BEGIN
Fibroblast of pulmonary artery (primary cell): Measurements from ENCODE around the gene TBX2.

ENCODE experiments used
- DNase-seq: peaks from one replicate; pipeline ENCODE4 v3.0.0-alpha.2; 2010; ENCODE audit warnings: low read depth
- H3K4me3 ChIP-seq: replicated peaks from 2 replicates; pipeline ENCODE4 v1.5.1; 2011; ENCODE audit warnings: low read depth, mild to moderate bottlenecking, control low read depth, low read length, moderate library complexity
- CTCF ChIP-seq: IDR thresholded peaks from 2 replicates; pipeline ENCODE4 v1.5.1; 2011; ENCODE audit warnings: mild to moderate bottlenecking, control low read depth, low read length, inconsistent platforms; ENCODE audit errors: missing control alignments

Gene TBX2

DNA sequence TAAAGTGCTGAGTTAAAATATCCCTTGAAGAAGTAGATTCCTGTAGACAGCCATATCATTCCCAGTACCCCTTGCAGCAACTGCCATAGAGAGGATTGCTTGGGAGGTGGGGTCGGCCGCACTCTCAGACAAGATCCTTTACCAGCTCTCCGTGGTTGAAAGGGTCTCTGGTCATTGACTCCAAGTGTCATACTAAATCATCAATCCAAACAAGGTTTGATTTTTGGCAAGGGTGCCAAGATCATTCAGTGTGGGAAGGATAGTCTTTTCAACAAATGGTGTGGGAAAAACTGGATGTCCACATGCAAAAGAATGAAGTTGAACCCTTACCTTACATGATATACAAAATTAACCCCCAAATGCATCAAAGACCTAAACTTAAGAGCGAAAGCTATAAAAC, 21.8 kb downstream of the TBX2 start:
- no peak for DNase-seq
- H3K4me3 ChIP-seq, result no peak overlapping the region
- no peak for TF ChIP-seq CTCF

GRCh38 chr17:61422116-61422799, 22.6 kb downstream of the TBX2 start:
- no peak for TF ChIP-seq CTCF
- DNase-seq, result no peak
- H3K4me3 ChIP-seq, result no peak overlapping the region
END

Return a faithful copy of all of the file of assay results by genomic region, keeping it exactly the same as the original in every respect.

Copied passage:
Fibroblast of pulmonary artery (primary cell): Measurements from ENCODE around the gene TBX2.

ENCODE experiments used
- DNase-seq: peaks from one replicate; pipeline ENCODE4 v3.0.0-alpha.2; 2010; ENCODE audit warnings: low read depth
- H3K4me3 ChIP-seq: replicated peaks from 2 replicates; pipeline ENCODE4 v1.5.1; 2011; ENCODE audit warnings: low read depth, mild to moderate bottlenecking, control low read depth, low read length, moderate library complexity
- CTCF ChIP-seq: IDR thresholded peaks from 2 replicates; pipeline ENCODE4 v1.5.1; 2011; ENCODE audit warnings: mild to moderate bottlenecking, control low read depth, low read length, inconsistent platforms; ENCODE audit errors: missing control alignments

Gene TBX2

DNA sequence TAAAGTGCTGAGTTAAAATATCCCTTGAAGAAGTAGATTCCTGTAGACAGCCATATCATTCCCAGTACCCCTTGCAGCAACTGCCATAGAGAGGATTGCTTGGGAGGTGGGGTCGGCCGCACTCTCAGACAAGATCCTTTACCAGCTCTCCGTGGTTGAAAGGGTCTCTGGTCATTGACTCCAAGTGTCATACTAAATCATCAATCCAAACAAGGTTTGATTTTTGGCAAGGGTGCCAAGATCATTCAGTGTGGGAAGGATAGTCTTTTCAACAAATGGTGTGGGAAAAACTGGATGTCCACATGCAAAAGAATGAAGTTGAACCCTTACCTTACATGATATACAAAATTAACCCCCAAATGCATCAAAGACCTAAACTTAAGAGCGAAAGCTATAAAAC, 21.8 kb downstream of the TBX2 start:
- no peak for DNase-seq
- H3K4me3 ChIP-seq, result no peak overlapping the region
- no peak for TF ChIP-seq CTCF

GRCh38 chr17:61422116-61422799, 22.6 kb downstream of the TBX2 start:
- no peak for TF ChIP-seq CTCF
- DNase-seq, result no peak
- H3K4me3 ChIP-seq, result no peak overlapping the region